Online Training Lesson - Fitting the Rifle

It’s important before we begin talking about the fundamentals of marksmanship we take a few minutes to discuss setting up your rifle. This can be the difference between success or fatigue. The closer the rifle is tailored to your body, the more comfortable you will be behind it. The rifle doesn’t care if you are comfortable, it will do the same thing every time base on your actions behind it.



It’s important before we begin talking about the fundamentals of marksmanship we take a few minutes to discuss setting up your rifle. This can be the difference between success or fatigue. The closer the rifle is tailored to your body type, the more comfortable you will be behind it. The rifle doesn’t care if you are comfortable, it will do the same thing every time base on your actions behind it.

Your mind and body, however, care how comfortable you are; the more relaxed, the better you will be engaging targets at long distance.

Many shooters are limited by the equipment they can afford. The closer to a bare bones rifles you get, the fewer adjustments you will find. This is okay. Many a good shooter can do very well with a budget system. But understanding ways to properly fit the rifle to your body will help you progress in your journey. There is nothing wrong with adding a bit of padding and duct tape to your stock to help with the fit. Looking at the images of Marines and Soldiers in combat you see a lot of tape helping them fit the rifle. They don’t have a choice, they are given an issued system and are forced to make it work. Adding a stock pad and using tape are all acceptable methods of fitting the stock to the shooter.

The Proper Length of Pull

Everybody hears a different answer on the proper length of pull and for different disciplines there maybe more than one acceptable answer, however we are talking about Tactical Shooting.

So what is the proper way to determine the length of pull on your stock ?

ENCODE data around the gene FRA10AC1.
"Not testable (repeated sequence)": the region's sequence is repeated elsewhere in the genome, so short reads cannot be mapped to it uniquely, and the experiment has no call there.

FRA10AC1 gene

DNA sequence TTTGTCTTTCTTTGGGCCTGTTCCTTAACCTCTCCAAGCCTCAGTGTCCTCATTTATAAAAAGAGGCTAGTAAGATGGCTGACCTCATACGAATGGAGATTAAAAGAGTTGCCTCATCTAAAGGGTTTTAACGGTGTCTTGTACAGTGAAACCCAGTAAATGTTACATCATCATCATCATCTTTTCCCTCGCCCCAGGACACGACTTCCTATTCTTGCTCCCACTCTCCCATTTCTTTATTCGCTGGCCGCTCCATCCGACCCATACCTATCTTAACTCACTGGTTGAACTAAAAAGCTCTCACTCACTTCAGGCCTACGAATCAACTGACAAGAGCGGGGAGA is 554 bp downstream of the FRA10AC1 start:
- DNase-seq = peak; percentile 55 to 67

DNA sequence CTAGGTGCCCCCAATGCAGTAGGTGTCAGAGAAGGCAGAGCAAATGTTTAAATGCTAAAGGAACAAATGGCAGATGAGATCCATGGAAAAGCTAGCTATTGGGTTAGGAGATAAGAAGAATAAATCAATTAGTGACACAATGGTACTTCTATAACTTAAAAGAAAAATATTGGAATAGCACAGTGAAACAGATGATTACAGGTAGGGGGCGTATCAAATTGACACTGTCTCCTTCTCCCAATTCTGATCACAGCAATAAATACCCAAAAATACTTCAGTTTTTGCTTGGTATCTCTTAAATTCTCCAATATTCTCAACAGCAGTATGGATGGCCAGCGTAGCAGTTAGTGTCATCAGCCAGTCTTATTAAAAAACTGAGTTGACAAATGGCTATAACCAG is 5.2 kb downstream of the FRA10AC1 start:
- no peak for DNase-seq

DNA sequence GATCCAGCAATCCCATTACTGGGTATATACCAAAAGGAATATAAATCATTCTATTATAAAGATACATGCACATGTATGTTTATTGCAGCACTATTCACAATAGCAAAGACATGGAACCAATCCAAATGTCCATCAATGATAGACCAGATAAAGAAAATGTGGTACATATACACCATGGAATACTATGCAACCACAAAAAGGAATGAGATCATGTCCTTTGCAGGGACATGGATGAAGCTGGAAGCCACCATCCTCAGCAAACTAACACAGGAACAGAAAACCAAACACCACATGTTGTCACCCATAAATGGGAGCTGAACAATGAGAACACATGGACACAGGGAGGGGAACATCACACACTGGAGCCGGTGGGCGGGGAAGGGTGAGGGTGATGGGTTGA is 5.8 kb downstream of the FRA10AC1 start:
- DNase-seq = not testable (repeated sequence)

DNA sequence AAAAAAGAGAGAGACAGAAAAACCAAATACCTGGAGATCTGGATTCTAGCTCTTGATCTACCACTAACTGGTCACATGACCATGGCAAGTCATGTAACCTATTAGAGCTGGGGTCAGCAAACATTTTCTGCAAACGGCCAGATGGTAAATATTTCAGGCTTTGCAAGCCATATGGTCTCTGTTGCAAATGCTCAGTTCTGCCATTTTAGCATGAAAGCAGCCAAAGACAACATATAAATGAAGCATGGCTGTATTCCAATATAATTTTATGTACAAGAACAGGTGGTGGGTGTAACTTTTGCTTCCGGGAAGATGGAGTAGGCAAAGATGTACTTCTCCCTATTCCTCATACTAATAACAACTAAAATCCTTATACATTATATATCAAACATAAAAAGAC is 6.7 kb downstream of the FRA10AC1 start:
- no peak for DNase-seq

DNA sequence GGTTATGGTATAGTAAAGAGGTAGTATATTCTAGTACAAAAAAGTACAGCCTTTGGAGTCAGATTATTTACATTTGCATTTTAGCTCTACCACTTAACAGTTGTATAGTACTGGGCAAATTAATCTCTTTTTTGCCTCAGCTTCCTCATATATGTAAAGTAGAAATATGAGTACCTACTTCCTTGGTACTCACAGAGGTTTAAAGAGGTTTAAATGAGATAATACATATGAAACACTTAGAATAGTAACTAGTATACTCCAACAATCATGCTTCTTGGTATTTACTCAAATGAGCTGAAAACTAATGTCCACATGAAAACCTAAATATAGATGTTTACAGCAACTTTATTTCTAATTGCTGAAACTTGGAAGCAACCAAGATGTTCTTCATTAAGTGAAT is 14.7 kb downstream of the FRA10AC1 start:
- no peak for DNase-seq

You measure from the inside crook of the arm to the trigger as though you were holding the grip of the rifle. If the stock was resting inside the crook of your arm, you should be able to naturally reach the trigger. Once this is determined, you want to subtract between 1/4 to 1/2 of an inch. Why? Because the tactical shooter is going to be shooting from more than one position. As you rotate from a prone position to other positions, such as the sitting or kneeling, the reduced stock length will help you maintain the proper eye relief. Remember, the tactical shooter is a one system fits and does all. So we want to be able to adapt the system to fit a wide variety of situations.

By reducing your length of pull, you will make this transition easier. If you know you will be using body armor, or operating under a variety of conditions like shooting during the winter months, this reduction will help account for heavy clothing.

Choosing a rifle with an adjustable length of pull will give the end user an advantage when it comes to fitting the rifle without costly modification. Another good option is ordering a stock made to fit. This ensures the rifle will properly fit; when we move on to trigger control you’ll see the benefits almost immediately.

Setting up the Cheek Weld

Choosing a stock with an adjustable cheek piece will further assist the shooter in setting up the rifle. This will, again, aid in comfort when it comes time to shoot. Additionally, it will help you get a consistent cheek weld from shot to shot.

Before we set up the cheek weld we have to mount the scope. The scope should be mounted in the rings ahead of time and may be attached to the rifle, but it should not be tightened in place just yet. In the section on sight picture we will talk about setting up the scope properly, but first let’s talk about where we need to position it on the rail.

We will assume the rifle has some form of picatinney rail on the action. These picatinney rails will help you set the eye relief, which will determine how we set up the stock. When setting the scope in the rail it is best not to put it in the last slot at the back. Give room, both in front and behind the rings, so you can move the scope either forward or backwards. It should also be said that you want to choose a set of rings that will allow the objective bell to clear the barrel, but at the same time be mounted as low as possible without touching. The lower the scope is to the bore, the easier it will be to adjust your head position.

Generally, you can determine ahead of time the scope’s eye relief from the literature available. Most have a 3 to 3.5 inch eye relief; this is the distance from the ocular lens to the shooter’s eye.

The proper way to set up the scope and the cheek weld is from behind the rifle. It’s best to have someone help you by moving the scope. This will help the shooter focus on the position of the body and head behind the rifle as well as determine if the there is edge to edge clarity with the sight picture. scope there should be instant edge to edge clarity. Shadowing will tell you which direction to move the scope or cheek piece on the stock. If you are looking through a donut with shadowing all around, move the scope forward or backwards in the rail. If you have shadowing at the top or bottom of the sight picture move the cheek piece up or down and repeat the process until the picture is clear.

Sniper's Hide as been creating training videos since 2009, we go into as much detail as possible and will be bringing the Online Training Lessons to the Scout Network.